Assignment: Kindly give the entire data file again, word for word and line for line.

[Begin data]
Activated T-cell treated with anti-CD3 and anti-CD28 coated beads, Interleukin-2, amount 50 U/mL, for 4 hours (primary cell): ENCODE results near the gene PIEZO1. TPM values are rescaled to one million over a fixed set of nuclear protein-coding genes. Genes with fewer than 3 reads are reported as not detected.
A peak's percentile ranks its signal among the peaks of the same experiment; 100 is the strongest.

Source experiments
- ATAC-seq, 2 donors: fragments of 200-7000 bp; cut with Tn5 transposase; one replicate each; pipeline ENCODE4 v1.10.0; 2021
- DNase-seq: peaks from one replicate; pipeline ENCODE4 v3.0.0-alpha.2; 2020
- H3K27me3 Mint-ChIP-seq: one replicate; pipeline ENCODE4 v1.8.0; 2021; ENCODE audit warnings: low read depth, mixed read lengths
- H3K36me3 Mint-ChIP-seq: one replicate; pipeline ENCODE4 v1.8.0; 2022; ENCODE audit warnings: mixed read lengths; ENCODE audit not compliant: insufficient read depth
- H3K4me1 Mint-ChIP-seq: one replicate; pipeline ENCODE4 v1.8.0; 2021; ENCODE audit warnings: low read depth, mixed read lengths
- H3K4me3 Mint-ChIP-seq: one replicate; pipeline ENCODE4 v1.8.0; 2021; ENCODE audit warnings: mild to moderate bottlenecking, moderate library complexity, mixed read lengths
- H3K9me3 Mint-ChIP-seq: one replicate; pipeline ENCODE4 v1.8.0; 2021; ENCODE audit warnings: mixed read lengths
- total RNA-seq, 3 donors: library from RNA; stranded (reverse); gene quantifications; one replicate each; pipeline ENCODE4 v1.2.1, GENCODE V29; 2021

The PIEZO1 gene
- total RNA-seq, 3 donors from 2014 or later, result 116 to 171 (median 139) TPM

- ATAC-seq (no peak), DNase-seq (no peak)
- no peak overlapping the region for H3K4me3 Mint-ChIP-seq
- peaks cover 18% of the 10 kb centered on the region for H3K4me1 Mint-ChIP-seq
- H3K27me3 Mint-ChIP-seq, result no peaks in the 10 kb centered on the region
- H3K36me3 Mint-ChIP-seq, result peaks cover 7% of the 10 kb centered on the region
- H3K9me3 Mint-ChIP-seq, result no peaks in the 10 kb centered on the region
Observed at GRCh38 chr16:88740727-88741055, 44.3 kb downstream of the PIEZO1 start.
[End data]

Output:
Activated T-cell treated with anti-CD3 and anti-CD28 coated beads, Interleukin-2, amount 50 U/mL, for 4 hours (primary cell): ENCODE results near the gene PIEZO1. TPM values are rescaled to one million over a fixed set of nuclear protein-coding genes. Genes with fewer than 3 reads are reported as not detected.
A peak's percentile ranks its signal among the peaks of the same experiment; 100 is the strongest.

Source experiments
- ATAC-seq, 2 donors: fragments of 200-7000 bp; cut with Tn5 transposase; one replicate each; pipeline ENCODE4 v1.10.0; 2021
- DNase-seq: peaks from one replicate; pipeline ENCODE4 v3.0.0-alpha.2; 2020
- H3K27me3 Mint-ChIP-seq: one replicate; pipeline ENCODE4 v1.8.0; 2021; ENCODE audit warnings: low read depth, mixed read lengths
- H3K36me3 Mint-ChIP-seq: one replicate; pipeline ENCODE4 v1.8.0; 2022; ENCODE audit warnings: mixed read lengths; ENCODE audit not compliant: insufficient read depth
- H3K4me1 Mint-ChIP-seq: one replicate; pipeline ENCODE4 v1.8.0; 2021; ENCODE audit warnings: low read depth, mixed read lengths
- H3K4me3 Mint-ChIP-seq: one replicate; pipeline ENCODE4 v1.8.0; 2021; ENCODE audit warnings: mild to moderate bottlenecking, moderate library complexity, mixed read lengths
- H3K9me3 Mint-ChIP-seq: one replicate; pipeline ENCODE4 v1.8.0; 2021; ENCODE audit warnings: mixed read lengths
- total RNA-seq, 3 donors: library from RNA; stranded (reverse); gene quantifications; one replicate each; pipeline ENCODE4 v1.2.1, GENCODE V29; 2021

The PIEZO1 gene
- total RNA-seq, 3 donors from 2014 or later, result 116 to 171 (median 139) TPM

- ATAC-seq (no peak), DNase-seq (no peak)
- no peak overlapping the region for H3K4me3 Mint-ChIP-seq
- peaks cover 18% of the 10 kb centered on the region for H3K4me1 Mint-ChIP-seq
- H3K27me3 Mint-ChIP-seq, result no peaks in the 10 kb centered on the region
- H3K36me3 Mint-ChIP-seq, result peaks cover 7% of the 10 kb centered on the region
- H3K9me3 Mint-ChIP-seq, result no peaks in the 10 kb centered on the region
Observed at GRCh38 chr16:88740727-88741055, 44.3 kb downstream of the PIEZO1 start.